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The Hall Of The Olden Dreams
Released: 2000, SPV
In the beginning there was Malmsteen’s classic album TRILOGY. Thus was forged a new brand of metal: epic, powerful and replete with imagery and a sound that painted a picture of swords and sorcery. Shortly thereafter there was a time of darkness during which there was a dearth of epic fantasy metal. Then came HammerFall and a new dispensation was begun. Now, a few years later, the genre is saturated and copycats are everywhere ...
One thing sets Dark Moor apart from all the other bands trying their hands at fantasy power metal. They have a chic for a singer. THE HALL OF OLDEN DREAMS is the second album from these Spaniards, following on the heels of SHADOWLAND. The biggest shortcoming on the debut was that Elisa Martin (vocals) just didn’t have the pipes to get it done. Somewhere in the interim she got better. If Olaf Hayer (see the Luca Turilli side project) had a twin sister, this is what she’d sound like. However, there isn’t a whole lot else that Dark Moor offer in the way of originality.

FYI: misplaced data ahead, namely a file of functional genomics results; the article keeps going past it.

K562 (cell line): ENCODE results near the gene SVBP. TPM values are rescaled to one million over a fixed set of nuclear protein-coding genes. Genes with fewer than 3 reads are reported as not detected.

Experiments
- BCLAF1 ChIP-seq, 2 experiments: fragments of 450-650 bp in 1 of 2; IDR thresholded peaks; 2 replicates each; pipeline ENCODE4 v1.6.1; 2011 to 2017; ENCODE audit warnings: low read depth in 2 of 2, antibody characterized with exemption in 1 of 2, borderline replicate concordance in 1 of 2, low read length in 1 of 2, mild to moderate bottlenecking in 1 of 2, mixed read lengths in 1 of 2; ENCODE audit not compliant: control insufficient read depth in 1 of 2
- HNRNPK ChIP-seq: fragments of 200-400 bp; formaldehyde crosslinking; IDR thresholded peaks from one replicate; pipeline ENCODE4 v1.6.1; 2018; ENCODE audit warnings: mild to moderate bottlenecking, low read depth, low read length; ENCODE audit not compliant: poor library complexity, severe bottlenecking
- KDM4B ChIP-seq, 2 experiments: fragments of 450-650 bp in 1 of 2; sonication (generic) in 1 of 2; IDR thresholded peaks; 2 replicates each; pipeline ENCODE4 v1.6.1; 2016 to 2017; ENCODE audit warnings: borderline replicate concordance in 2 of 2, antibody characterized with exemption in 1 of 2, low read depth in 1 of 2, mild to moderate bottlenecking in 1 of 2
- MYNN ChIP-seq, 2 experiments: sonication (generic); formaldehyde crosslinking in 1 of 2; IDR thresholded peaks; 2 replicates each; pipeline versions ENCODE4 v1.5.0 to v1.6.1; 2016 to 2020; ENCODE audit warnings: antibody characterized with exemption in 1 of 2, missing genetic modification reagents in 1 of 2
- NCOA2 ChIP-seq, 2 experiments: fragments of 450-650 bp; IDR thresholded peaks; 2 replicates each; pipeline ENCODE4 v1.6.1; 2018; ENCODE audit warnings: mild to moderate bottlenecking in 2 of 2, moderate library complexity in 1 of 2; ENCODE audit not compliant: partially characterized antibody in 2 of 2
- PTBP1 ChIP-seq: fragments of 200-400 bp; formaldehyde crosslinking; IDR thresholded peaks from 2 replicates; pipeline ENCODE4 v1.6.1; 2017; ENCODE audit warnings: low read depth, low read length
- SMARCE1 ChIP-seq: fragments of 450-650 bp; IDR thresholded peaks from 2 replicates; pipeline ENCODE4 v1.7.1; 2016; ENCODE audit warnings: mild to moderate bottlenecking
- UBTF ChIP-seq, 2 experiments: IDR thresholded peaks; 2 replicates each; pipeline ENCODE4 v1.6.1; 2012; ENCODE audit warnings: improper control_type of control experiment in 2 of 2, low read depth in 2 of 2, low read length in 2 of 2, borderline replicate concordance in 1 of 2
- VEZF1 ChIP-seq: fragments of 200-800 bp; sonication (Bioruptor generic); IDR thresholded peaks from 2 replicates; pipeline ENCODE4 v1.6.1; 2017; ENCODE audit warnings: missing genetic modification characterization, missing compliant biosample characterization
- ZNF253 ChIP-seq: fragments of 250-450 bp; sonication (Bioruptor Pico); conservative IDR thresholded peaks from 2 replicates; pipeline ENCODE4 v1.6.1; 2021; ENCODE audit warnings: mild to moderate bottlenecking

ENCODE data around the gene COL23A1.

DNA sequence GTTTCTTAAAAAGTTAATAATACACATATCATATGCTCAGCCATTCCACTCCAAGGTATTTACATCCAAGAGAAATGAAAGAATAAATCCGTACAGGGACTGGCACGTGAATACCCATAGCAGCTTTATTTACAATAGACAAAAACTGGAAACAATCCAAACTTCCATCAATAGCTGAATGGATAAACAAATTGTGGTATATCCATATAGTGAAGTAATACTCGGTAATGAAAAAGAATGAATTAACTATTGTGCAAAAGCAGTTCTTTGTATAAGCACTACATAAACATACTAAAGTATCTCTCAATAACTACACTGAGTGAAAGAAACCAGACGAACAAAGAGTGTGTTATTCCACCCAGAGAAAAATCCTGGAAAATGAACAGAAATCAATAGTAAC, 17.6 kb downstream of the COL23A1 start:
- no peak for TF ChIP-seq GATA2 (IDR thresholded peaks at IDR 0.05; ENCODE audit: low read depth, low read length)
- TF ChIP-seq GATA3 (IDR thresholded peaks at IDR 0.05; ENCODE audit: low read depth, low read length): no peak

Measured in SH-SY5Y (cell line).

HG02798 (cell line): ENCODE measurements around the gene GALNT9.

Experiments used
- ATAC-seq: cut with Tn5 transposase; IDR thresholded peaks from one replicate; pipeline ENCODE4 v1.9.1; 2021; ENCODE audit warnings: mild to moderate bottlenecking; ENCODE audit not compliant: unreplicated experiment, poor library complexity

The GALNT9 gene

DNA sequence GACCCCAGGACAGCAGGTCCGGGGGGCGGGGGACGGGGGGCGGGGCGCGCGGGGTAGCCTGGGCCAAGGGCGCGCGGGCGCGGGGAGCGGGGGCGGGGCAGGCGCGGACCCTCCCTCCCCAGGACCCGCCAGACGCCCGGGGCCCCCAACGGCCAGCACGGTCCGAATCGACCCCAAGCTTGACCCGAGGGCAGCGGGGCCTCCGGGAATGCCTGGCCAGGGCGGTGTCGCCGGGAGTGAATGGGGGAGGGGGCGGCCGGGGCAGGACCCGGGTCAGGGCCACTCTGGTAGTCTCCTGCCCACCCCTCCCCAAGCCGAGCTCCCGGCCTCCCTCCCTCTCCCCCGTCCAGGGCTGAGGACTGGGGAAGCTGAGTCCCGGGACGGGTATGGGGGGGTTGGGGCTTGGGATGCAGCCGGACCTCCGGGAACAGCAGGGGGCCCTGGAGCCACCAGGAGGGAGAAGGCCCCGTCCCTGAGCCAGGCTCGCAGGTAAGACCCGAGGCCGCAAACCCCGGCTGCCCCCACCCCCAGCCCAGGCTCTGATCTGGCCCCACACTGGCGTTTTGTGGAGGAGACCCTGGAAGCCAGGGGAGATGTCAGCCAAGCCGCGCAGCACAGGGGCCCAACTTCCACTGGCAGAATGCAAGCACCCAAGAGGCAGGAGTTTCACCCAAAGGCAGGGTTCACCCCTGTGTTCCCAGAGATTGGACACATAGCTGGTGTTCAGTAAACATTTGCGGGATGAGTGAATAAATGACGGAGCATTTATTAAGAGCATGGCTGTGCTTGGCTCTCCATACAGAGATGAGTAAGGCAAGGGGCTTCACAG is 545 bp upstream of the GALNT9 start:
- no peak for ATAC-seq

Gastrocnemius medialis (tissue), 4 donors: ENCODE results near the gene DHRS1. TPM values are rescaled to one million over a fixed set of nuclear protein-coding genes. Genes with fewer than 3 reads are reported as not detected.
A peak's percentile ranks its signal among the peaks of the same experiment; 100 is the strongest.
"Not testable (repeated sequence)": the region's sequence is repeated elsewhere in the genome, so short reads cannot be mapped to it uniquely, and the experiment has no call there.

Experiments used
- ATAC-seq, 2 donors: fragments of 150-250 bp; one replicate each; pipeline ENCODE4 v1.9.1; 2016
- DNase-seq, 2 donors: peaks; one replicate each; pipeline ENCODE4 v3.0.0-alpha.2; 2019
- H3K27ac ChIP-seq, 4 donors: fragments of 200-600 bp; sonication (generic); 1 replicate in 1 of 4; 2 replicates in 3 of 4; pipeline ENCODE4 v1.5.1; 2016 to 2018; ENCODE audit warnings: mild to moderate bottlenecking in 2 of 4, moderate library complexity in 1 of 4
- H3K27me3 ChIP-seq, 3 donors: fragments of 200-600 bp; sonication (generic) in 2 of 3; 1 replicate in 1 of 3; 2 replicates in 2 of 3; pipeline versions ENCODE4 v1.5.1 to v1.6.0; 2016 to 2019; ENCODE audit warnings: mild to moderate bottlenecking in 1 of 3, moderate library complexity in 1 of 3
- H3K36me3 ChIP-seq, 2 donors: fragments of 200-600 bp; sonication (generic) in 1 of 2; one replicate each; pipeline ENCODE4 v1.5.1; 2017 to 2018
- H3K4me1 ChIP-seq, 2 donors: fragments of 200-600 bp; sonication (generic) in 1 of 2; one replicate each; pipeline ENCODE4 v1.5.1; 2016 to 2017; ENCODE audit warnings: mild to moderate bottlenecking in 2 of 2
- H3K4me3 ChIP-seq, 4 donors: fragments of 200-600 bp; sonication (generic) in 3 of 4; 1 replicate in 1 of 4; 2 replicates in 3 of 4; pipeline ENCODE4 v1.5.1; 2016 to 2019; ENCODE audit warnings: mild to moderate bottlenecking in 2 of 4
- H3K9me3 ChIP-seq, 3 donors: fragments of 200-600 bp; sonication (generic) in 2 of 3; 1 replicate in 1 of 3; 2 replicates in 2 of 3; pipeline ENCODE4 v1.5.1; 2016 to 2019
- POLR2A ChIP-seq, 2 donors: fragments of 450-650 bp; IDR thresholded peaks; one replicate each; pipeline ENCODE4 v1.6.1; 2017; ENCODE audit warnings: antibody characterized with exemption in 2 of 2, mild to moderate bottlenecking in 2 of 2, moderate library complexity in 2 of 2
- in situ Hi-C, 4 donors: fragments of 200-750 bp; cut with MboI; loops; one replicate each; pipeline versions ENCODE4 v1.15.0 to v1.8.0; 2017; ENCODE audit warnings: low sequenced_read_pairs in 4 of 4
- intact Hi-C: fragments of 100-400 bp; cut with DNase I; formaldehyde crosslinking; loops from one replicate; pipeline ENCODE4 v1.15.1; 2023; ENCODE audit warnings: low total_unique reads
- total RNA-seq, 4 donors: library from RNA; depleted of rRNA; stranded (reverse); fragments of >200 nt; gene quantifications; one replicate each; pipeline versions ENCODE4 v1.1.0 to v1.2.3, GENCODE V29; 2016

Don’t get me wrong, Dark Moor are a talented bunch of musicians, drawing perhaps more influence for their sound from early Malmsteen than, say HammerFall does, it’s just that there isn’t anything that really stands out. Along the imaginary spectrum of epic fantasy metal there are posers like Sacred Steel at the low end and bands like HammerFall and Blind Guardian at the high end. In between there is a lot of mediocrity. I’d put Dark Moor near the middle with a slight lean towards the higher end of the spectrum.
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